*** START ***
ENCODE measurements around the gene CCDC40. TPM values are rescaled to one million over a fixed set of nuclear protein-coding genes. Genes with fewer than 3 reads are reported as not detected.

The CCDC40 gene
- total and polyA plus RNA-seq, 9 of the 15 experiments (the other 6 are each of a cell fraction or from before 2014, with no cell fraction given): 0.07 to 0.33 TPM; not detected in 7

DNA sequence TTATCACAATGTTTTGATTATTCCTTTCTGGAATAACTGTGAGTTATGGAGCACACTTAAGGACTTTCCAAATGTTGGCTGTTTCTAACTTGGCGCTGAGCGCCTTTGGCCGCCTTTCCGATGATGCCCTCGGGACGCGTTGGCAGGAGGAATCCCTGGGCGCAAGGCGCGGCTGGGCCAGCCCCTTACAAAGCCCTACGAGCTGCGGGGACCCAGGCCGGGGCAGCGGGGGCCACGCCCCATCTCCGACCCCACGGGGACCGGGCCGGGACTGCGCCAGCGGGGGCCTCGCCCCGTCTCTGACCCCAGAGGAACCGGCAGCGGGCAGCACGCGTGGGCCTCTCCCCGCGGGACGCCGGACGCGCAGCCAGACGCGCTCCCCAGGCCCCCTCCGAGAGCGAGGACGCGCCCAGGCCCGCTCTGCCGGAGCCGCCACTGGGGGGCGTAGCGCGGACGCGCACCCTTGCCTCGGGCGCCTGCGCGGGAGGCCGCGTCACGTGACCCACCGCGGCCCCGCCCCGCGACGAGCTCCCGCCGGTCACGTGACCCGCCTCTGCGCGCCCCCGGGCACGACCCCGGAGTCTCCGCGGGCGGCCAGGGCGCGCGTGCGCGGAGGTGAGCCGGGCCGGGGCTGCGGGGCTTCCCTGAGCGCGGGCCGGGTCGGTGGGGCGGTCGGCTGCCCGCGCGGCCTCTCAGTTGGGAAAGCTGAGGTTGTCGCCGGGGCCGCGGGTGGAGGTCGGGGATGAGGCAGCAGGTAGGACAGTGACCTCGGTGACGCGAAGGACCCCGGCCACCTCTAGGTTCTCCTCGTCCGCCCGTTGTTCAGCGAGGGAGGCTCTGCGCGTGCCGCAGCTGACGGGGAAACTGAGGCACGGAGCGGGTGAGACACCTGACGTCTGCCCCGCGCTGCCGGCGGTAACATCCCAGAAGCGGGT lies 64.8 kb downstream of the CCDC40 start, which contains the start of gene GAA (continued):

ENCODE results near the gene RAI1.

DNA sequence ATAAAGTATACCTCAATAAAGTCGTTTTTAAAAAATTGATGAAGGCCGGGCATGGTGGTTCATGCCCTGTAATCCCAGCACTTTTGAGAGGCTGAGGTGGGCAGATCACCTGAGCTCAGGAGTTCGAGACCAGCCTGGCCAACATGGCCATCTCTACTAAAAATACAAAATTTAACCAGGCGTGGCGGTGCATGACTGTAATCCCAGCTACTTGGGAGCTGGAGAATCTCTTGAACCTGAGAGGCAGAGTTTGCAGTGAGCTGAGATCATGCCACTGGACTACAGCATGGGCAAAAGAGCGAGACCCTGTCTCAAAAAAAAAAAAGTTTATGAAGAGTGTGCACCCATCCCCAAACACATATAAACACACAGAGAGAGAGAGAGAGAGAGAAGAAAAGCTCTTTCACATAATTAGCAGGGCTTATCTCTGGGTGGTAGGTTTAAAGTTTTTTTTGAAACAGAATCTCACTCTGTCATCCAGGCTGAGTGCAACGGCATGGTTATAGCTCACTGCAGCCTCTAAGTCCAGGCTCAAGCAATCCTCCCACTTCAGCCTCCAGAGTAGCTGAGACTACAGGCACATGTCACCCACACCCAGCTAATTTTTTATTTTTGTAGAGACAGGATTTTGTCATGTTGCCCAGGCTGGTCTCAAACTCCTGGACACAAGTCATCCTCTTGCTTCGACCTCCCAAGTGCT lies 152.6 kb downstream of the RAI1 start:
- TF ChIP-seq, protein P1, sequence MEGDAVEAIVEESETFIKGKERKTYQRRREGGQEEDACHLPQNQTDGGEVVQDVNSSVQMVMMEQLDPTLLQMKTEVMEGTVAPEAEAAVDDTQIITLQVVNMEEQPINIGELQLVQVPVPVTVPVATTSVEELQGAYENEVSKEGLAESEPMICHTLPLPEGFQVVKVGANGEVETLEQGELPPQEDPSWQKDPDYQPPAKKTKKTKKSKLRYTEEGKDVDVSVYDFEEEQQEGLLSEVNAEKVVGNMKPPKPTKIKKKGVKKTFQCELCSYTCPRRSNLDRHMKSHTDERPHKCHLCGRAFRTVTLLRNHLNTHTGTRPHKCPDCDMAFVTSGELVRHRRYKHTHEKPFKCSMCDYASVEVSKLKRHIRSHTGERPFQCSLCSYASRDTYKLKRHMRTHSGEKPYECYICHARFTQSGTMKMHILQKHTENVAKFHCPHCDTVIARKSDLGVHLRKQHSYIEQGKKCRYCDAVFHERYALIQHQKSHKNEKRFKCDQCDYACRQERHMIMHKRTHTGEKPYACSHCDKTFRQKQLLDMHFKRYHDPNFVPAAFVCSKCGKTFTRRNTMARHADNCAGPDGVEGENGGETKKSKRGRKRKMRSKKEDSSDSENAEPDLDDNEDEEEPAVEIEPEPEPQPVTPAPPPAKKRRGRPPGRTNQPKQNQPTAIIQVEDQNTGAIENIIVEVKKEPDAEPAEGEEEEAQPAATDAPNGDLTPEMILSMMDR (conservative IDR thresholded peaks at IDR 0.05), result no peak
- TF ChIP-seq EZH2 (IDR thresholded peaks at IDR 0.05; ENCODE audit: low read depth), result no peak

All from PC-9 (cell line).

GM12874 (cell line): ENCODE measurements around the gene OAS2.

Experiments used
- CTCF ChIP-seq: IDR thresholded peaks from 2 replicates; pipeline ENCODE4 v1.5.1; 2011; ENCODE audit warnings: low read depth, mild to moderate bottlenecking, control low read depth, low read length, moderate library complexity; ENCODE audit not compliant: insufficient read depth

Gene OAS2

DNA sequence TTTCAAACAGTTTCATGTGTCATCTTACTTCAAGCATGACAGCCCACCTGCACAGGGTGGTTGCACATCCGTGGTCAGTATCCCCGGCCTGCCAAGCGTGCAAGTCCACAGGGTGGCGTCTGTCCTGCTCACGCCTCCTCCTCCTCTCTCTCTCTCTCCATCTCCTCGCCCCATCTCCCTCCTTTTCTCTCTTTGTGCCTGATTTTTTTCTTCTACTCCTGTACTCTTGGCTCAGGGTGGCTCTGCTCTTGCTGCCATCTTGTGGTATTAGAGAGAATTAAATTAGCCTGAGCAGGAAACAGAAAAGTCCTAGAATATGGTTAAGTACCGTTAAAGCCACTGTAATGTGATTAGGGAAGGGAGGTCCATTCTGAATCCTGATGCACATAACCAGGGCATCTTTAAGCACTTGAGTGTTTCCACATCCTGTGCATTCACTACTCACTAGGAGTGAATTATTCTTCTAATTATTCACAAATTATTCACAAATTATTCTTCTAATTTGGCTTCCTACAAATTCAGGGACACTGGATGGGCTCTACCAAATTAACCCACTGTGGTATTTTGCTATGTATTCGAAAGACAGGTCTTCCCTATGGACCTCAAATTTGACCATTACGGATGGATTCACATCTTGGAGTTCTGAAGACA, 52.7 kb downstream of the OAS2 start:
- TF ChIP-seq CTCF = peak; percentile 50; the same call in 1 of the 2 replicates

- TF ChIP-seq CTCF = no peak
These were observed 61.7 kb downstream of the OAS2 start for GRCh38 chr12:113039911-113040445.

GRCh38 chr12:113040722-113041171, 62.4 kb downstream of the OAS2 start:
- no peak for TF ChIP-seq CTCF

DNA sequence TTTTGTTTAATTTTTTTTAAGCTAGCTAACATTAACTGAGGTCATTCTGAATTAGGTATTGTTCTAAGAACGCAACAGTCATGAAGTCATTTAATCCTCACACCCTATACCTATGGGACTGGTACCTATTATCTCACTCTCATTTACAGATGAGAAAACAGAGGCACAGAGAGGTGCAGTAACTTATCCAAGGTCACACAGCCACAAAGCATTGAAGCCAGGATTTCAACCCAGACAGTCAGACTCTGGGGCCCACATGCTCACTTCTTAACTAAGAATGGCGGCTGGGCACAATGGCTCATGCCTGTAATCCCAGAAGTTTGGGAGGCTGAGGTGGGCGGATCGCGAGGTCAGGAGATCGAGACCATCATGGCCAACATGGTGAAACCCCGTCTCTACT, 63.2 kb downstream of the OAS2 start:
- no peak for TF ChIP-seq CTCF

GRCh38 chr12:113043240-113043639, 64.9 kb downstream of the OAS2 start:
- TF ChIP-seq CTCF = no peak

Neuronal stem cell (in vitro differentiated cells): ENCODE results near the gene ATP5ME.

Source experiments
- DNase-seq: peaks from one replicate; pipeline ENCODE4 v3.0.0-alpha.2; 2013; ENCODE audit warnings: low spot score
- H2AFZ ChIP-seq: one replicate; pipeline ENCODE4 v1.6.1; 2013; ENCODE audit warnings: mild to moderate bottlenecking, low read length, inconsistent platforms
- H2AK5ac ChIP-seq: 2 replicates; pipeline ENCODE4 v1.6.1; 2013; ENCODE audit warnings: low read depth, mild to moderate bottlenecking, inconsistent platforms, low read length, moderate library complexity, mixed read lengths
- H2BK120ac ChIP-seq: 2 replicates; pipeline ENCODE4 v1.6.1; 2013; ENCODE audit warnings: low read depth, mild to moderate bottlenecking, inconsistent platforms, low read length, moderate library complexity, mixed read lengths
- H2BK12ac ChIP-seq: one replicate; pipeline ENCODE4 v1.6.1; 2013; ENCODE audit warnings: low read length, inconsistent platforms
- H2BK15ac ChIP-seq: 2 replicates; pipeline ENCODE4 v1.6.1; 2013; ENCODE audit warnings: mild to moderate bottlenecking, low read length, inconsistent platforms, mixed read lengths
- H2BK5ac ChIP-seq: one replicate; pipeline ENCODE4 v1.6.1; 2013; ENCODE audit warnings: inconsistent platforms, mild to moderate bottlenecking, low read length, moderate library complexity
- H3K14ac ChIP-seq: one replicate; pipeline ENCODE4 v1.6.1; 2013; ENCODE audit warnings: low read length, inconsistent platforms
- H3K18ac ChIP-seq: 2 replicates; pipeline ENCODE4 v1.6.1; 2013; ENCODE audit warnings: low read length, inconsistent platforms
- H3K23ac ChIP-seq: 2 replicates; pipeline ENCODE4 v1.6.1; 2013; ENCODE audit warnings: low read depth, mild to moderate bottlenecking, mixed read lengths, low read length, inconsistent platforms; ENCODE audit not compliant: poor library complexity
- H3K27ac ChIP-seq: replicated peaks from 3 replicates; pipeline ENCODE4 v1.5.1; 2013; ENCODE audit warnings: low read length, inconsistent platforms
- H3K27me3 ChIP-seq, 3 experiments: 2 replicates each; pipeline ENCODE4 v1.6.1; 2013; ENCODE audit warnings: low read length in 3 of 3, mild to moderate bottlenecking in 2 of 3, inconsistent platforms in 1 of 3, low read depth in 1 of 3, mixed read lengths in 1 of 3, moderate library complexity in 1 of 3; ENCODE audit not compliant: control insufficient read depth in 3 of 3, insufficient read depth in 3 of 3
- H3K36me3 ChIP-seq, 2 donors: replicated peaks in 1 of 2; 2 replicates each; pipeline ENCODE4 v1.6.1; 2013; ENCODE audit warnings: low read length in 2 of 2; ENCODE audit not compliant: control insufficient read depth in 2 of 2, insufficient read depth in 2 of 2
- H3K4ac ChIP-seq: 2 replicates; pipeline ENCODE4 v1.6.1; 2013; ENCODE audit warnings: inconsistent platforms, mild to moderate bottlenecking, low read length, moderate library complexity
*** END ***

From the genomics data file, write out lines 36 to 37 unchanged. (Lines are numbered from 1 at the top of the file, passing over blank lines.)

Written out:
- H3K27ac ChIP-seq: replicated peaks from 3 replicates; pipeline ENCODE4 v1.5.1; 2013; ENCODE audit warnings: low read length, inconsistent platforms
- H3K27me3 ChIP-seq, 3 experiments: 2 replicates each; pipeline ENCODE4 v1.6.1; 2013; ENCODE audit warnings: low read length in 3 of 3, mild to moderate bottlenecking in 2 of 3, inconsistent platforms in 1 of 3, low read depth in 1 of 3, mixed read lengths in 1 of 3, moderate library complexity in 1 of 3; ENCODE audit not compliant: control insufficient read depth in 3 of 3, insufficient read depth in 3 of 3